Linda Hall Library of Science, Engineering, & Technology
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63. Time!–Time!–Time!, 1827

Scrope, George Poulett (1797-1876). Memoir on the geology of central France; including the volcanic formations of Auvergne, the Velay, and the Vivarais. London: Printed for Longman, Rees, Orme, Brown, and Green, 1827

The man who really discovered geological time through the study of volcanoes was George Poulett Scrope. He spent a year in the Auvergne, Velay, and Vivarais regions of south-central France, tracing extinct lava flows. He found an extinct volcano near the city of Jaujac in the Vivarais, where there was evidence that lava had streamed from the crater and completely filled the valley of the Alignon river. Then a river had excavated more than 200 feet of the deposit, revealing vast cliffs of columnar basalt. In other places he found layers upon layers of basalt, eroded by water, and then filled up again by subsequent eruptions. All of this must have taken an immense amounts of time.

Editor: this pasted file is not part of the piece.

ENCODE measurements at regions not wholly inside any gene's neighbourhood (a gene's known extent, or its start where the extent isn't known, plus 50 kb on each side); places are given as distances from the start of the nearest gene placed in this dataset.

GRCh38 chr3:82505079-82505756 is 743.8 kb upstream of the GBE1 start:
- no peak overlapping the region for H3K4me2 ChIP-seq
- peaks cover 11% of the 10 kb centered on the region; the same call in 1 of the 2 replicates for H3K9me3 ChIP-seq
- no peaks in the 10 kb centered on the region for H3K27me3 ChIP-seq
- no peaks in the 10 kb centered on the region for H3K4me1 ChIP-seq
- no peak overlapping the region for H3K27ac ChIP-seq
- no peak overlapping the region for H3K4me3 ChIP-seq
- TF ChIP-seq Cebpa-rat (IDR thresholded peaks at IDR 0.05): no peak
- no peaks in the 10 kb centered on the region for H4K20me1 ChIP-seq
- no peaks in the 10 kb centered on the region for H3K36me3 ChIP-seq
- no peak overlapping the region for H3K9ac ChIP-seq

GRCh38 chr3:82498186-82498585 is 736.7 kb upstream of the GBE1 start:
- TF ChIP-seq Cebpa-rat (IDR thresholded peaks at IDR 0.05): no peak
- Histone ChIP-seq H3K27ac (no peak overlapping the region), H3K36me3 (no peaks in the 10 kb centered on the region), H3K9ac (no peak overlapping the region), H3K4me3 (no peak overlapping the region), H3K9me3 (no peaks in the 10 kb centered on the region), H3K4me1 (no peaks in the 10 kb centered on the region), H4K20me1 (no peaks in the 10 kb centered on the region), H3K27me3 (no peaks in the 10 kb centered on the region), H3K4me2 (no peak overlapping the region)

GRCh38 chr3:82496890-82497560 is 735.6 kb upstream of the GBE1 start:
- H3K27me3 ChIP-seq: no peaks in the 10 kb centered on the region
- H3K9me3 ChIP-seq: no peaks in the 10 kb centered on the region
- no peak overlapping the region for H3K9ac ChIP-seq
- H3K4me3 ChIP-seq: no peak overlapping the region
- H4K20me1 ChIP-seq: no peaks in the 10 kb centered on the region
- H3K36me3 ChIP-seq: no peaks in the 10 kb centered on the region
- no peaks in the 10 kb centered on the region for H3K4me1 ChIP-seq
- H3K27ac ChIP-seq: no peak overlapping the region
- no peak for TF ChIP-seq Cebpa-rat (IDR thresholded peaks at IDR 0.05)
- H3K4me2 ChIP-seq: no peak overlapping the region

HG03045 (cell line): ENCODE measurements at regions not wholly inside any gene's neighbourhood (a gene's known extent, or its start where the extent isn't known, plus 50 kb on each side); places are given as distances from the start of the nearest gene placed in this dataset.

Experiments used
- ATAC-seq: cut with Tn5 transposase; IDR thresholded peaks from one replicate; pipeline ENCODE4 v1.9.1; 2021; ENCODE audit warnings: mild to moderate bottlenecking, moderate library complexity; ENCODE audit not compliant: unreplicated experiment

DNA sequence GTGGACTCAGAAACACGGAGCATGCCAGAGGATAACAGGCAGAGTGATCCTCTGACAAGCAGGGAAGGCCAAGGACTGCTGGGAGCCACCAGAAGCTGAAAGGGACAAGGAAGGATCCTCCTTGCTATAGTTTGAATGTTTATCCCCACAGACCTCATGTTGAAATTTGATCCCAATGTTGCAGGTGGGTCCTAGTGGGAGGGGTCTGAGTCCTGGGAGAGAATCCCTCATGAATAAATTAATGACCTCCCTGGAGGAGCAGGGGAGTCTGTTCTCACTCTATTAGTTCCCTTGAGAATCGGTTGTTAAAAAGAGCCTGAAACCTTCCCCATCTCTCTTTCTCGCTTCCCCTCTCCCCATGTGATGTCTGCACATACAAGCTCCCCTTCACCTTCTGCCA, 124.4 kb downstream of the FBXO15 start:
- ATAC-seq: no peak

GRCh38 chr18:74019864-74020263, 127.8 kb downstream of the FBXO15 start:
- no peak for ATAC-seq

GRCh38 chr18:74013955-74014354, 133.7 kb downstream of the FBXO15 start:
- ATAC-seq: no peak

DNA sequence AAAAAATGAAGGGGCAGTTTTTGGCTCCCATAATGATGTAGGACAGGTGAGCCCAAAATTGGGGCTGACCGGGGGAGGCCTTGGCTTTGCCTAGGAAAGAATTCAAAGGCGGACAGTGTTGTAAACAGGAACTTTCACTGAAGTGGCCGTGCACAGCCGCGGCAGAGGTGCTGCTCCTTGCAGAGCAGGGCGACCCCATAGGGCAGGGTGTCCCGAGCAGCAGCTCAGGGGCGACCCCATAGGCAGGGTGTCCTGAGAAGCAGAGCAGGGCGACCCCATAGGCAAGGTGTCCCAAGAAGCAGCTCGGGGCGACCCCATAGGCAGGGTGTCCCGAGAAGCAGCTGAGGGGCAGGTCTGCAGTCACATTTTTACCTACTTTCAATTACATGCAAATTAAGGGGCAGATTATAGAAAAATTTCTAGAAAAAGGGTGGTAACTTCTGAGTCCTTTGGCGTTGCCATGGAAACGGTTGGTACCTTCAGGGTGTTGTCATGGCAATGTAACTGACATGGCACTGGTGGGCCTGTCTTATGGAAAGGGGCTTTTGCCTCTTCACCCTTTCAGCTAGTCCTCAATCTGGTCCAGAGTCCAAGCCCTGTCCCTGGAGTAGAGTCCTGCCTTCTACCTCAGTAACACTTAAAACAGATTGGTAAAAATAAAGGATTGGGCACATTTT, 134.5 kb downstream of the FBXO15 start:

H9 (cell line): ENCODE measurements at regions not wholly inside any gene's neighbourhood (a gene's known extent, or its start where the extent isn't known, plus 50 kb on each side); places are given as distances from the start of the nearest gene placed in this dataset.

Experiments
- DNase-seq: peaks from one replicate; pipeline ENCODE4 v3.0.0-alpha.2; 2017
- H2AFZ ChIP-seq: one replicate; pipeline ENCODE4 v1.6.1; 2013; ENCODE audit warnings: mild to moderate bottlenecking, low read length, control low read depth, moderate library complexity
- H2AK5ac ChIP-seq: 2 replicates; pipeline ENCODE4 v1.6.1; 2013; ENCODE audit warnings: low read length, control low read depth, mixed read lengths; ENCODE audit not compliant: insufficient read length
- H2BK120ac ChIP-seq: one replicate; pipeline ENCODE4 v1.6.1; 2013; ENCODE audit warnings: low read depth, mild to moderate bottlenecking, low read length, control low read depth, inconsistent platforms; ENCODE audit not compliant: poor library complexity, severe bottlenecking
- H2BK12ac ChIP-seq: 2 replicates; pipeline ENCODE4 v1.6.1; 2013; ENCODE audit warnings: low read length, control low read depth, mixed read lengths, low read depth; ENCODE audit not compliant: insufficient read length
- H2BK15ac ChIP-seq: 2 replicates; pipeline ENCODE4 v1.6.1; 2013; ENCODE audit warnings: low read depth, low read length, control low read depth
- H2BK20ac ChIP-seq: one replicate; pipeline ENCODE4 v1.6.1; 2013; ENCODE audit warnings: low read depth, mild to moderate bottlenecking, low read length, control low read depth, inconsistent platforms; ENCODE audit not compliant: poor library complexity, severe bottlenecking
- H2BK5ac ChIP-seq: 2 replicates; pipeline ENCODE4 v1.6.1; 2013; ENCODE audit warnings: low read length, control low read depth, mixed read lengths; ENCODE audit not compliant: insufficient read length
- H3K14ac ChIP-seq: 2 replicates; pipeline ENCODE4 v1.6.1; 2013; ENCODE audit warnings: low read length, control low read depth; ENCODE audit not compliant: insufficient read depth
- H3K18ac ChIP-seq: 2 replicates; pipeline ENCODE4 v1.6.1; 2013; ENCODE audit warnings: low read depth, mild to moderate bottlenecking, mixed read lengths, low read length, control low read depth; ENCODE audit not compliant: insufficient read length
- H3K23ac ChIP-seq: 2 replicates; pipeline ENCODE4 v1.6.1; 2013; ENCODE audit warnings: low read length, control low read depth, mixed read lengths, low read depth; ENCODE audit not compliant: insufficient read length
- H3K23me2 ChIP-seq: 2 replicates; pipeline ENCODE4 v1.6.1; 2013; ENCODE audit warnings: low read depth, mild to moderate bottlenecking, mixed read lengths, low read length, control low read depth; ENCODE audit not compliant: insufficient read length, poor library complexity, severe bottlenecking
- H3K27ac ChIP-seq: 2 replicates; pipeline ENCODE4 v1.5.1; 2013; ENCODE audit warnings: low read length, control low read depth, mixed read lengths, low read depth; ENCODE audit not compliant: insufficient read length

Scrope’s illustrations of central France were elaborate multiple-folding plates that were very expensive to print, and so publication was delayed for more than five years. The plate shows the Jaujac region, and the text volume is open to the page where Scope concludes with his famous remark, that the leading idea present in all his researches is this: "Time!–Time!–Time!".